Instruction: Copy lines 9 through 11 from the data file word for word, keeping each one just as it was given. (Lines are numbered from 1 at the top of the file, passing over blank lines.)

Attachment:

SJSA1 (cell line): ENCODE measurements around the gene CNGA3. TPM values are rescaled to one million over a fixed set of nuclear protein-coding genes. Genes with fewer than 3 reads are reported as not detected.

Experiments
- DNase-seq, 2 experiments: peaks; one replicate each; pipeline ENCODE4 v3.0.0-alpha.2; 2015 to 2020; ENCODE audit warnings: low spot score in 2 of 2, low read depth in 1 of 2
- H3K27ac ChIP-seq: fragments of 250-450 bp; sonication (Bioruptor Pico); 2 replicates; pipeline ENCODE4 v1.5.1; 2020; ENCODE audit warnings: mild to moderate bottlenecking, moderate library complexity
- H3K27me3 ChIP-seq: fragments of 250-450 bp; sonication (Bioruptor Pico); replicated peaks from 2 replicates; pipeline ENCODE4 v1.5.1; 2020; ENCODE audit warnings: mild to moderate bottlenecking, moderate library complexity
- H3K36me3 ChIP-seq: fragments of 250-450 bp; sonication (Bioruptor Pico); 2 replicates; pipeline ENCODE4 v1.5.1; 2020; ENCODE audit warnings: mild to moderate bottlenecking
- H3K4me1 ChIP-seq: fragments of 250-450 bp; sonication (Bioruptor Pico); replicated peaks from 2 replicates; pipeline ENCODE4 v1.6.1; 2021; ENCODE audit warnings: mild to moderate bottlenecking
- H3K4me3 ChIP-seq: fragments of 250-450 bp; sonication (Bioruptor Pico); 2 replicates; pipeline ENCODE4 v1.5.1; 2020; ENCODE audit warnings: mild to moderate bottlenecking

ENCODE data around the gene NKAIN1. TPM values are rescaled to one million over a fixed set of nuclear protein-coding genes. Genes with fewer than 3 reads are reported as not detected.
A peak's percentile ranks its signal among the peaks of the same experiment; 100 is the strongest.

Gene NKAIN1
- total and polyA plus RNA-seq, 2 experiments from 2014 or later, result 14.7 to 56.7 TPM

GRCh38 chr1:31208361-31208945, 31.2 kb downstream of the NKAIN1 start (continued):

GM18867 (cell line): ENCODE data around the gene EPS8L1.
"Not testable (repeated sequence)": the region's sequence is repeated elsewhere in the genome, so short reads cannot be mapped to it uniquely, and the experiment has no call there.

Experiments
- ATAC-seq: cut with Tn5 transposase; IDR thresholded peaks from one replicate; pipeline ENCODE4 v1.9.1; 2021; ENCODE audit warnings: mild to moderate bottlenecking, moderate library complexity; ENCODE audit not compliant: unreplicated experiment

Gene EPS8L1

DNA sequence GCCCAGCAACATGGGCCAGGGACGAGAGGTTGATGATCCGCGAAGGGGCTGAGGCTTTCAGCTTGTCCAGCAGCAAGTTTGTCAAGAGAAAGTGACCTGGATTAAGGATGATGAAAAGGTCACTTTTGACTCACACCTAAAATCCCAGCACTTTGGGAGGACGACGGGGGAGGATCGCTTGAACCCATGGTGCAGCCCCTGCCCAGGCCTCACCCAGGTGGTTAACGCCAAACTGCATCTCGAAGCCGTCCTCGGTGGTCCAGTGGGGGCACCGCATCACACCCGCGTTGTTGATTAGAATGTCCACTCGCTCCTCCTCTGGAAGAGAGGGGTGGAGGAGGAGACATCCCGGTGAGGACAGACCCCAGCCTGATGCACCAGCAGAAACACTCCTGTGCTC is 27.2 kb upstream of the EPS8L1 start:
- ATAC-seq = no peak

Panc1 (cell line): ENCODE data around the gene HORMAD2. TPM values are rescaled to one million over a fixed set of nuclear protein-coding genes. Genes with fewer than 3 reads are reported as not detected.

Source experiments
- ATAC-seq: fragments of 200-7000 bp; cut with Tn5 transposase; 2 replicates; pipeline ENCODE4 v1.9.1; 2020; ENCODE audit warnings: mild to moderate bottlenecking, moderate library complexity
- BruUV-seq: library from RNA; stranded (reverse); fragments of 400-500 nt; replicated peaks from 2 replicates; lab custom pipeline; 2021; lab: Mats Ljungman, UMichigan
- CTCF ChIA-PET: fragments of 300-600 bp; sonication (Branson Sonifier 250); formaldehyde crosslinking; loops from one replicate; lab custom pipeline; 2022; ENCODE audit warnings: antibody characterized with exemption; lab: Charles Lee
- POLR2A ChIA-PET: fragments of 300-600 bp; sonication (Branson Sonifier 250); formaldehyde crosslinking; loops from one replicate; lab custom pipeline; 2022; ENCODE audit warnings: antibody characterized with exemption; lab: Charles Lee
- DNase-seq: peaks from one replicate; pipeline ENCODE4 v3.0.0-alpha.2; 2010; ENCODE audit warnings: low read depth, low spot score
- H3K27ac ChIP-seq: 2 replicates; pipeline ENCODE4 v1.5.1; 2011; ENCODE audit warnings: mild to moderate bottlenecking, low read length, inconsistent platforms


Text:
ENCODE data around the gene NKAIN1. TPM values are rescaled to one million over a fixed set of nuclear protein-coding genes. Genes with fewer than 3 reads are reported as not detected.
A peak's percentile ranks its signal among the peaks of the same experiment; 100 is the strongest.

Gene NKAIN1